Polycystic Ovarian Syndrome (PCOS)
Polycystic Ovarian Syndrome (PCOS)

Lack of or decreased production of estrogen and progesterone The lack of estrogen and progesterone are seen when the ovaries need to be removed due to the presence of tumors or complicated cysts.

Radiotherapy can also affect hormone production from the ovary . Less production of estrogen and progesterone can also be due to abnormal sex chromosomes like 47XXX, 46XX/XO.

Production of male hormones- Certain ovarian tumors like theca cell tumors or Dermoid cysts can produce predominantly male hormones and cause amenorrhea.

Other Causes Of Amenorrhea

Thyroid : Both hypofunction and hyperfunction of the thyroid can cause loss of periods.

Pancreas: Uncontrolled Diabetes mellitus can cause amenorrhoea, especially if the disease starts in childhood.

Adrenal Cortex : Tumours or hyperplasia of the adrenal cortex can cause amenorrhoea.

Chronic diseases : Most chronic diseases can cause amenorrhoea. Of these, tuberculosis is the most important as the tuberculous toxins appear to have a special affinity for the ovary and the uterine endometrium.

Nutritional Causes : Severe starvation as seen in malabsorption syndromes and during war and famine can cause loss of periods. On the other hand, severe obesity due to overeating or any other cause can also cause amenorrhoea.

Genetic or chromosomal disorders: such as Turner syndrome and Sawyer syndrome, can sometimes cause a late period. Fragile X syndrome (caused by the FMR1 gene) or fragile X-associated primary ovarian insufficiency (FXPOI).

Symptoms of Amenorrhea

Symptoms associated with amenorrhea are usually those of the underlying condition.

Infertility - Women with amenorrhea typically have low levels of reproductive hormones, which can affect their ability to conceive. Women who are trying to get pregnant should visit their doctor if they have not had a period for three months or more.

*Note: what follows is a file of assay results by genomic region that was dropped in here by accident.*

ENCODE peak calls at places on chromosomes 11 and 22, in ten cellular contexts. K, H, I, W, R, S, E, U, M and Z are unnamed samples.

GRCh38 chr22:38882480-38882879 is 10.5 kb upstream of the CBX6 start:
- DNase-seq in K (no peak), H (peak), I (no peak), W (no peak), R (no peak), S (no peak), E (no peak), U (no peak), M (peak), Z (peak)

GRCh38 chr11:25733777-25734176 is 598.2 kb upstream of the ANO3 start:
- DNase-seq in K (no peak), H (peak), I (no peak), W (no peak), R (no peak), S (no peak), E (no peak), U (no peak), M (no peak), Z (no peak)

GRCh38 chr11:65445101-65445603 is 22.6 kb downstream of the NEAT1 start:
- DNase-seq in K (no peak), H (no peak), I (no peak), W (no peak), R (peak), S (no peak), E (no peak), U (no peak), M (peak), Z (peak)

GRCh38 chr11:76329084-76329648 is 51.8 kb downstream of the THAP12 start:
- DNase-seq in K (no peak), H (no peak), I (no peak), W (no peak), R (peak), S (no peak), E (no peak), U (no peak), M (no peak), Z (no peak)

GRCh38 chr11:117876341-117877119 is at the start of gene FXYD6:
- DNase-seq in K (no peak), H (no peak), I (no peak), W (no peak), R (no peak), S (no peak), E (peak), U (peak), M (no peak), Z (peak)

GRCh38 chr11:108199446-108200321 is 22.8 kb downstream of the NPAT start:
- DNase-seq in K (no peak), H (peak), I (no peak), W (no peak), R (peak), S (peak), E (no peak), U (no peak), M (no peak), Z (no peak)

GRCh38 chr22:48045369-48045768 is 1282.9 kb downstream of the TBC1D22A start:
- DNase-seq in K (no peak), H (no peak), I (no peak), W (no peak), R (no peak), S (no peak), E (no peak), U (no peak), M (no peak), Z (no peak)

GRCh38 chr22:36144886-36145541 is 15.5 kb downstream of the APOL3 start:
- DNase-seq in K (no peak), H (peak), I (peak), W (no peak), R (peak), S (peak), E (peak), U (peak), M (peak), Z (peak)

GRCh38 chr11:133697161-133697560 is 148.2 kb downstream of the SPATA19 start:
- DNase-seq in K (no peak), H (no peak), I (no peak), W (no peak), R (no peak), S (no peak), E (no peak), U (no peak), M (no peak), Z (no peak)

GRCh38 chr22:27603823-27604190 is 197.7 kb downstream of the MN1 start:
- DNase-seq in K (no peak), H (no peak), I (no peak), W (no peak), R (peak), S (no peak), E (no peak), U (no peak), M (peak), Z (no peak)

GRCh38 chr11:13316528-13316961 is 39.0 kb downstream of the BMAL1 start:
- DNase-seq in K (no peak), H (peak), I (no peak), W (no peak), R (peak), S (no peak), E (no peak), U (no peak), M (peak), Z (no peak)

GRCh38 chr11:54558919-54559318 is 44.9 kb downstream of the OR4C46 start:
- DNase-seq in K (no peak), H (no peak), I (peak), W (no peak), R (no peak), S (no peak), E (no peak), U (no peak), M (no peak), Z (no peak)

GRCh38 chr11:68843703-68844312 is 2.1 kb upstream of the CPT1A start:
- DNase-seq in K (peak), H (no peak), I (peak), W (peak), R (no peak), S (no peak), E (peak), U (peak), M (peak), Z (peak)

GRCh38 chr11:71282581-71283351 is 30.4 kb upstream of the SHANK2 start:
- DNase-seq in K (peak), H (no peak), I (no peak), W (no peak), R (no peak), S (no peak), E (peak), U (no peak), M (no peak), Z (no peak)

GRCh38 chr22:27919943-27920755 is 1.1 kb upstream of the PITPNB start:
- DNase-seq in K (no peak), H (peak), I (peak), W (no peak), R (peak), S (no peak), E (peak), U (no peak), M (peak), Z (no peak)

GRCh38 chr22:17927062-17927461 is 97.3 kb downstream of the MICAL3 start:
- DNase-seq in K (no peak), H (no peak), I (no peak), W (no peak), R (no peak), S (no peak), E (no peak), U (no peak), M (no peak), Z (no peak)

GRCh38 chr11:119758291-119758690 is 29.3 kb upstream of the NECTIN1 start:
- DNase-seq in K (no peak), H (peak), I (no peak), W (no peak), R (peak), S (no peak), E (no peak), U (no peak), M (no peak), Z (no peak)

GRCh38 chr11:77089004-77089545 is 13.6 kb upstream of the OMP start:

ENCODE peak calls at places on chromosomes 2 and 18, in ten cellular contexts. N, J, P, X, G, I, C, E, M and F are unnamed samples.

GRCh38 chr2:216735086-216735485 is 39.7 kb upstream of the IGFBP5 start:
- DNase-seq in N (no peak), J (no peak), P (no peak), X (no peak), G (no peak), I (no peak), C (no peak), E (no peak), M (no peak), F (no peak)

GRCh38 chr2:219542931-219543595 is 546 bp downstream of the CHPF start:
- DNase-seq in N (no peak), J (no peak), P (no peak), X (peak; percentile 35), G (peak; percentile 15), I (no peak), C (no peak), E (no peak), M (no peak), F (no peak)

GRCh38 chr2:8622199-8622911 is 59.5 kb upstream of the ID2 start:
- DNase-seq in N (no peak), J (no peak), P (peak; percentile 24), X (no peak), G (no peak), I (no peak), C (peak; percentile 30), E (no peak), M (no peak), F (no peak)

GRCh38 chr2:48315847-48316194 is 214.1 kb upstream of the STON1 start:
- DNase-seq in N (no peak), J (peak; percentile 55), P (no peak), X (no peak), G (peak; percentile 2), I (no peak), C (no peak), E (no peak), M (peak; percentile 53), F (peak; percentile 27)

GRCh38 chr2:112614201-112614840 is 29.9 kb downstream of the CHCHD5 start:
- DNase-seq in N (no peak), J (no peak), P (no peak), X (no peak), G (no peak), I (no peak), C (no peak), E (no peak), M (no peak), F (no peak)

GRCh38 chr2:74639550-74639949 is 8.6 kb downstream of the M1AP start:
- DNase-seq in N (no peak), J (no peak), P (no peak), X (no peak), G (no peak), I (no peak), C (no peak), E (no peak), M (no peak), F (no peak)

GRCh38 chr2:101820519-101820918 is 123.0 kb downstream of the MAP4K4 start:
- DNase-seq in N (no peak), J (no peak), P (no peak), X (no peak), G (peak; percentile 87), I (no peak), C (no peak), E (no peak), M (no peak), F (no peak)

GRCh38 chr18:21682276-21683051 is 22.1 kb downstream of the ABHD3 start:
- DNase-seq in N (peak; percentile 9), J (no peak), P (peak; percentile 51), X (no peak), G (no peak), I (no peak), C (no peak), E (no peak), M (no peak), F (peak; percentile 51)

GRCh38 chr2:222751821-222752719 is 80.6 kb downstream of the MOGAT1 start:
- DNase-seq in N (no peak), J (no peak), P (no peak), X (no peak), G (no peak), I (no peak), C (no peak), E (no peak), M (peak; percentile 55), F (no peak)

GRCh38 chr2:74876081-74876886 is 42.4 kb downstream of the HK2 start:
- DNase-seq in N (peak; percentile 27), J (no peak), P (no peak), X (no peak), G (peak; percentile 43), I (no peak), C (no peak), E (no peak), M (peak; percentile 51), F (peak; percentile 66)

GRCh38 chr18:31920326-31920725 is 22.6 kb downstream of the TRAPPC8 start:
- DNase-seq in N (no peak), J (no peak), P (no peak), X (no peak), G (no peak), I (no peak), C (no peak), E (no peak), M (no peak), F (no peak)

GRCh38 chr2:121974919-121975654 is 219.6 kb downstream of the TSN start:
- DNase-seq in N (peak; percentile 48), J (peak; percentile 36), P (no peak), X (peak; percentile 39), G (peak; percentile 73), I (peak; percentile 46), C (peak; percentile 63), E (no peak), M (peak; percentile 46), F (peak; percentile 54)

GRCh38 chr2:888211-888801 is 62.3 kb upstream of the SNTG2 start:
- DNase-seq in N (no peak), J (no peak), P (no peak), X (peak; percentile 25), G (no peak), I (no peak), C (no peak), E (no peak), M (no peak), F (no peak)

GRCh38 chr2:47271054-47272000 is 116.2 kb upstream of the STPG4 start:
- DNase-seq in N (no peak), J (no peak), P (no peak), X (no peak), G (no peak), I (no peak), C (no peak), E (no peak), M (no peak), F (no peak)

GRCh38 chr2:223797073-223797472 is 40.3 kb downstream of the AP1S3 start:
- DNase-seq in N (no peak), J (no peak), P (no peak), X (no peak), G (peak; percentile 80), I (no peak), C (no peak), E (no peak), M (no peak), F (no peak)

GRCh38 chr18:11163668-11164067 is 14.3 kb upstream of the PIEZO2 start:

PCOS - Amenorrhea due to PCOS can be associated with symptoms like :

  • Breast tenderness
  • Increased weight gain
  • Facial hair growth (hirsutism)
  • Deepening of the voice.
Hormonal issues like Hypo or hyperthyroidism or hyperprolactinemia can cause:
  • Headache.
  • Vision changes.
  • Nausea.
  • Hair loss.
  • Changes in breast size.
  • Milky fluid, or discharge, from breasts.
  • Fatigue
Low estrogen levels - as in premature menopause due to radiotherapy or chemotherapy can cause fatigue , weight loss, lack of appetite and Osteoporosis.

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The first step to diagnose the cause of amenorrhea is a thorough evaluation.

  • Family history to identify a possible genetic cause.
  • Hormonal tests for thyroid hormones, prolactin levels, female hormones like FSH, LH, estrogen and progesterone. Male hormones like testosterone can help identify PCOS.
  • Ultrasound or an MRI to help detect any physical issues like tumors in the ovaries or uterus.
  • Blood tests for blood sugar levels and also for a complete blood count.

When to see a doctor about loss of periods or absent menstruation.

The average age of puberty and menstruation is between ages 10 and 14. The first sign of puberty is usually breast development.

A teenage girl who has not started breast development by 14 years or who has not started her periods by at least age 16 should see a doctor.

Menstruating women and teens should see their doctor if they have missed three or more periods in a row.

Treatment of Amenorrhea

Treatment of amenorrhea depends on the underlying cause. Treatments focus on restoring hormone balance and improving overall health.

  • Lifestyle changes - eating a balanced diet, reducing stress, and getting regular exercise can help treat amenorrhea.
  • Hormonal therapy may be needed to restore hormone balance. Hormone Supplements in Hypothyroidism or Sheehans syndrome may be needed. Medicines will help decrease prolactin levels. Birth control pills, progesterone, estrogen and gonadotropin-releasing hormone agonists may be prescribed to help restore the menstrual cycle.
  • PCOS may need long term treatment with medicines like Metformin to prevent insulin sensitivity, hormones to regularise periods or induction of ovulation if the patient needs associated treatment for infertility.
  • Fertility treatments, such as ovulation induction, artificial insemination, and in vitro fertilization, can be used to treat infertility.
  • Psychological counselling may be needed in conditions like Anorexia nervosa and Pseudocyesis.
Surgery is rare, but may be needed in some cases, such as:
  • To correct genetic or chromosomal defects.
  • To remove tumors in the pituitary or thyroid gland or in the ovary or uterus.
  • To remove uterine scar tissue in Asherman's syndrome.

    Prevention of Amenorrhea

    Amenorrea can be prevented to a great extent by:

    - Maintaining a healthy weight
    - Eating a well-balanced diet
    - Exercising regularly
    - Learning to manage stress

    Amenorrhea can have serious physical and psychological effects. It is important to speak with a doctor or healthcare professional to identify the cause of amenorrhea and determine the best treatment option.